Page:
Meanwhile Venice, as well as other rich places in the world, is able to make billionaire efforts to stop the sea water, as is St. Petersburg, which built a barrier in the Baltic Sea at a cost of 6 billion dollars. But in the near future, these engineering solutions will not help, and many cities will remain vulnerable.
The planet has warmed about 0.8°C over the last hundred years, 0.6°C over just the past 3 decades. If we continue at the current pace the Earth could increase its temperature by 0.4°C by 2100, which would accelerate melting in frozen regions, causing the sea to rise 2m by the end of this century. However, if all of the ice of Greenland melts, it may be a further elevation of approximately 7m of the sea levels worldwide. The Antarctic Ice Sheet, even though is more stable, already shows signs of thawing, it may not seem much, but it would be enough to make us change completely our maps.
136 large cities are in danger worldwide, 40 million people are at risk in these places, and millions of species may lose their habitats. To put this in perspective economically, the threatened locations are worth a total of trillions of dollars, nearly 10% of the world’s GDP. New York, Recife, Bangkok, Sydney, Rio de Janeiro, London, all the largest cities in the world are at risk. Miami can turn into an island if the sea rises just 1.2 m. Due to increasingly common floods; the sea is already threatening freshwater supplies in many parts of the world.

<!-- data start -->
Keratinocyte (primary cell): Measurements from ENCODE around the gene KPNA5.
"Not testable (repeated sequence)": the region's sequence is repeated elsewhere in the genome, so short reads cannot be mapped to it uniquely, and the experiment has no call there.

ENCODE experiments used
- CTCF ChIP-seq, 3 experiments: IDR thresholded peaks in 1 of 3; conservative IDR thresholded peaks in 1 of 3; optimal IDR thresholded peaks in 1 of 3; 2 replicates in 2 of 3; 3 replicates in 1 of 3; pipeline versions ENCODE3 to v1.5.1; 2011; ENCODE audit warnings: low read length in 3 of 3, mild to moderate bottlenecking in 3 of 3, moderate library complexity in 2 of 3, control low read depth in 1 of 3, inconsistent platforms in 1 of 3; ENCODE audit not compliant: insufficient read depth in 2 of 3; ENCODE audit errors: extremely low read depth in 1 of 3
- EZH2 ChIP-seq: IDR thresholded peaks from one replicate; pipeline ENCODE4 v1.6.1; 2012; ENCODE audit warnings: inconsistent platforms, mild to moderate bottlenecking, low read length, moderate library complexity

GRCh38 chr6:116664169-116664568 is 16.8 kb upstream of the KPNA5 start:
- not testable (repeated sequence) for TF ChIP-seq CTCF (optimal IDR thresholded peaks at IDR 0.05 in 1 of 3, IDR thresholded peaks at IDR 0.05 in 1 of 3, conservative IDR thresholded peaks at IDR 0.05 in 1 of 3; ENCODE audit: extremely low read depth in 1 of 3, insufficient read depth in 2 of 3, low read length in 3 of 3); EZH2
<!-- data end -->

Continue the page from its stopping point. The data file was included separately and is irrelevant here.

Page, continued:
Global warming will not result only in a warmer world with higher oceans, but also in increasingly extreme and disorderly climatic events. Ever hotter summers, more intense and colder waves during the winter, prolonged droughts and apocalyptic storms will be more frequent.
Wealth is not a guarantee of anything. Venice was one of the most important commercial cities in the world and today it has become a landmark, a symbol of the many threatened places by the sea level risings. It seems it won’t be possible to do much to avoid the disappearance of these cultural heritages. Nowhere in the world may have lost more residents than Venice. It is estimated that 120,000 people left the city in the last 50 years. Is this a prelude of its end? Maybe…
Some natural processes such as the movement of tectonic plates, together with the local human activity, have been causing the city to sink slowly over the centuries, but global warming is accelerating its sad sentence.
The same canals that make it famous around the world also condemn it. Built on an archipelago of 118 islands and formed by approximately 150 canals, it is increasingly vulnerable to high tides, the charming gondolas that tours year after year through canals with increasingly higher levels. Every 100 years, the romantic Venice sinks about 15 cm in the waters of the Adriatic Sea.
Learn more in the documentary: